The property market apocalypse predicted by some following the Brexit referendum appears to have been averted. However, the timing of the referendum, combined with the 1-2 month lag in the reporting of sales figures has made it difficult to assess the real impact.
The latest sales figures reported by the Land Registry/ONS suggest a 10% decline in transaction volumes against the same time last year, but this could simply be a result of April’s rush to beat the Stamp Duty increase on second homes and buy to let investments. House prices are reported to have risen by 8.7% nationally over the year with the average property now standing at £229,000.
The important thing is to look at the snapshot of activity right now. We’re at the tail end of summer, yet demand remains high.
Rightmove has reported a 1.2% decline in asking prices of new-to-market properties in July, but this is usual for the time of year and nothing seems to have changed significantly enough for us to expect anything other than the usual Autumn boost due to commence shortly. Indeed, this month’s announcement of a new record low BoE base rate to just 0.25% can only help and this has been followed by announcements of exciting mortgage products that point to the City’s long term optimism (eg 7-year fixed rate at 1.99% by Coventry BS). So borrowing continues to be particularly cheap, with risk being reduced by these long term fixes.
Its early days but the signs are looking pretty good for the local property market. Sellers should however, forget about the last 3 years and focus on the “new” market, with correct pricing ever more important.
In the local lettings market there is high demand for 3 and 4 bedroom houses where shared HMO lettings are permitted (3 or more occupants consisting more than 1 household). Advertised stock levels (rightmove – Leytonstone / Leyton) had been increasing; however in the past week the number of available 1, 2 and 4 bedroom properties has dropped slightly, with 3 bedroom properties remaining the same. We will be monitoring the market very closely in September to see if tenant demand floods back in to mop up the supply.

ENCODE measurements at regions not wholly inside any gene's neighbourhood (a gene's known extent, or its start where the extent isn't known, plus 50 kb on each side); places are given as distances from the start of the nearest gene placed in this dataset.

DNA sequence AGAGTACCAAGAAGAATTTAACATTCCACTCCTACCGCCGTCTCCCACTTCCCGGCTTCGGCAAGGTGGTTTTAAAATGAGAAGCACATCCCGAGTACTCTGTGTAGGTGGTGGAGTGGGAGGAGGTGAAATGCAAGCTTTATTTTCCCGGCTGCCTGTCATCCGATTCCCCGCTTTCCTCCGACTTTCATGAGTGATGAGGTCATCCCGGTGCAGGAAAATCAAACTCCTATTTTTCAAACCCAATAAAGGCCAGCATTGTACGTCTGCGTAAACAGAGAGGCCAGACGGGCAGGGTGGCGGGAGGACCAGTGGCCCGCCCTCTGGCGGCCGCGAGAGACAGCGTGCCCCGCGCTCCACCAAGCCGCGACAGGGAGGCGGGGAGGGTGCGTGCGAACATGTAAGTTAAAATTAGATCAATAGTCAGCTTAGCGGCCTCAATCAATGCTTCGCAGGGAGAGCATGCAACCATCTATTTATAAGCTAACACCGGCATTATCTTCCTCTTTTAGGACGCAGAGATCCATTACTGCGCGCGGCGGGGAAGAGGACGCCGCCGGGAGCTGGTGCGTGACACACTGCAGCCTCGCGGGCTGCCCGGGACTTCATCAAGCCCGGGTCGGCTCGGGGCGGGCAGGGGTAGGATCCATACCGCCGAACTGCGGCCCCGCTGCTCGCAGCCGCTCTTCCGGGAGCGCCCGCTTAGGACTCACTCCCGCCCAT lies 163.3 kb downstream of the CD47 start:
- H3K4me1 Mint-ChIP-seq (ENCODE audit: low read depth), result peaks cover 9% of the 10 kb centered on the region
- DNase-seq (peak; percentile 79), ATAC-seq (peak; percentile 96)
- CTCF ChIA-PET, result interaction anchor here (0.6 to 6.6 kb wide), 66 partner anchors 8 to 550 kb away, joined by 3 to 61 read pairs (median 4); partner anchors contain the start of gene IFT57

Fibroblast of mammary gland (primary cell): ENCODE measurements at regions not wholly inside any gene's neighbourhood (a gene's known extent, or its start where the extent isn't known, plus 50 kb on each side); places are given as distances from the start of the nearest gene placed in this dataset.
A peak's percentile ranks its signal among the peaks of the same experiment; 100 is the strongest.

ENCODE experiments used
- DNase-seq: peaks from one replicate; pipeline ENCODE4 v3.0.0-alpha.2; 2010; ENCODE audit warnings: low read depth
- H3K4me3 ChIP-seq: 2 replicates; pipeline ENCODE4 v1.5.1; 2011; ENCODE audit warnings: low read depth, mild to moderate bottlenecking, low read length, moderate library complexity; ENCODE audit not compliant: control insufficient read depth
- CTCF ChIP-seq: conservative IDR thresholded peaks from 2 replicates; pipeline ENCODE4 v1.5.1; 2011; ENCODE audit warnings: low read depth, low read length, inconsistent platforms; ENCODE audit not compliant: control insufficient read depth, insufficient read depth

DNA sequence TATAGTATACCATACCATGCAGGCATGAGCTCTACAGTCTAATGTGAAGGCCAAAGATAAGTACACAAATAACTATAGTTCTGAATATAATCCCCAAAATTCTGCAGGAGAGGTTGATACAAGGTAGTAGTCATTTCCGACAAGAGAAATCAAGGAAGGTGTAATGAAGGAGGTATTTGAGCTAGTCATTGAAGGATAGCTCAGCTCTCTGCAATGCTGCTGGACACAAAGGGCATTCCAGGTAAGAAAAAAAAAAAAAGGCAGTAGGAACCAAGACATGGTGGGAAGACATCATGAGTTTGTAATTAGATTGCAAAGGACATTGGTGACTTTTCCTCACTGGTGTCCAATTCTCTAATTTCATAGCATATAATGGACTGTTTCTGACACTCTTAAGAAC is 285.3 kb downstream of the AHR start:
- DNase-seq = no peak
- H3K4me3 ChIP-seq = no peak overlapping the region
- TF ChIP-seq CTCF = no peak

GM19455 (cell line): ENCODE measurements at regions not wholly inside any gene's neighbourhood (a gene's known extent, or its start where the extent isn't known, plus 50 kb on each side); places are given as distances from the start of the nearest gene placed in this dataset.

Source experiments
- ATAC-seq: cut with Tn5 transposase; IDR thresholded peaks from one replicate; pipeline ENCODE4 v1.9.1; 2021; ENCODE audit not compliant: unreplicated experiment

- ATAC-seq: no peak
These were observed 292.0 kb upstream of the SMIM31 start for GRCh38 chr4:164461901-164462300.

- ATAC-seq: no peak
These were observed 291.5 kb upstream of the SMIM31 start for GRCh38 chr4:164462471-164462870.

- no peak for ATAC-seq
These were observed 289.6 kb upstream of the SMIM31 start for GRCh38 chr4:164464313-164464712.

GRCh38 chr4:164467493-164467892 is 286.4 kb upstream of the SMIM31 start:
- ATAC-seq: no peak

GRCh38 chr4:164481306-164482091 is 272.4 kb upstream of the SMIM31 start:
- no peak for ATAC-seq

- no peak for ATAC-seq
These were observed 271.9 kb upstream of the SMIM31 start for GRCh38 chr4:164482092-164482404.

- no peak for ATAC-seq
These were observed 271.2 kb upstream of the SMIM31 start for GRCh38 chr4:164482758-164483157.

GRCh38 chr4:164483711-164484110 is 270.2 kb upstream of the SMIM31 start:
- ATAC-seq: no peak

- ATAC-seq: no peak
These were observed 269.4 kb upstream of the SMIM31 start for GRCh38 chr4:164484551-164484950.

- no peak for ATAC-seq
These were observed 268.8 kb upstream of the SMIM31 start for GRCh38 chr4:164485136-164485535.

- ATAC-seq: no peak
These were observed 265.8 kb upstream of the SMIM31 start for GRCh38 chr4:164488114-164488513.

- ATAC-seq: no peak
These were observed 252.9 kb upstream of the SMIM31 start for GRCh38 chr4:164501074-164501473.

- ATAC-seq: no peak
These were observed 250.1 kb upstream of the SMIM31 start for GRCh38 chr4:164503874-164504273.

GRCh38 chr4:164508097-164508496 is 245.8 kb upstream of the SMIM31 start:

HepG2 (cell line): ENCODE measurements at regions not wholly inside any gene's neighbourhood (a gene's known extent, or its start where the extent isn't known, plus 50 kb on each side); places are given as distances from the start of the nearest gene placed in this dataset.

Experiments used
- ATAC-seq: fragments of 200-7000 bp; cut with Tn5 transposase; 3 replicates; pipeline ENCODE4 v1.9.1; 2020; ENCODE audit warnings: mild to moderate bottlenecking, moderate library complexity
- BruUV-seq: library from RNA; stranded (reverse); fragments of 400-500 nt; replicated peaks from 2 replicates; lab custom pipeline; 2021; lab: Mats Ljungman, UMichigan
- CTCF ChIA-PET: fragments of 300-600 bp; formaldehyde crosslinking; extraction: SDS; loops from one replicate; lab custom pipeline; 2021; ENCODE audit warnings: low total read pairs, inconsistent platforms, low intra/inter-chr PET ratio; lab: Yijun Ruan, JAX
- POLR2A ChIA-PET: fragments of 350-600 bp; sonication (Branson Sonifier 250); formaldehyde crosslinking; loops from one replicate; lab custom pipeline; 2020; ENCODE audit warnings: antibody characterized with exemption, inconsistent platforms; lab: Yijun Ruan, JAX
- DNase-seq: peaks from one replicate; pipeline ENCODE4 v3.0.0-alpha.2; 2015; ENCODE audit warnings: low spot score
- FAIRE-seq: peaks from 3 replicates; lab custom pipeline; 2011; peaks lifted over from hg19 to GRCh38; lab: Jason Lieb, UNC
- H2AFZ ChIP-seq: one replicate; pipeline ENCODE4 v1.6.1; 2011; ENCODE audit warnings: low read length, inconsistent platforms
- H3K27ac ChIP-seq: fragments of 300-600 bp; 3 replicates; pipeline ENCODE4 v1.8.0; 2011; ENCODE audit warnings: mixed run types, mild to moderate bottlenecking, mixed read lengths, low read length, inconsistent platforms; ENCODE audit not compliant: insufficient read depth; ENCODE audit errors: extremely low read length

Over the coming months we hope to see more buy to let investors enter / re-enter the market, with property still seen by many as an excellent long term investment.
We spoke with Marcus Whewell, CEO of The Guild of Professional Estate agents, which has a national network of approximately 800 carefully selected independent estate agents, and he told us this.
“The market (outside of London) actually looks steady and predictable. Prices are holding up, properties are selling (on average) for at least 99% of the asking price and withdrawals are no higher than pre-referendum. Mortgage rates continue to be the most competitive in history.”
Marcus goes on to say
“London is a slightly different story Brexit essentially acted as a catalyst to the inevitable correction to the overheated prices present in the Spring. Offers, prices achieved and completions all adversely affected at least in the short term. The London market has always fluctuated more than the rest of the UK as overseas and speculative investments help drive activity.
“Looking at the bigger picture, there are strong reasons to believe the residential market will remain healthy for the next few years”.
“The UK population is expected to continue growing by up to 50,000 per annum and to meet demand the UK needs at least 200,000 new homes every year. Currently, less than half this number are being built. This is only amplified by the changes in trends and demographics such as more single-person households.”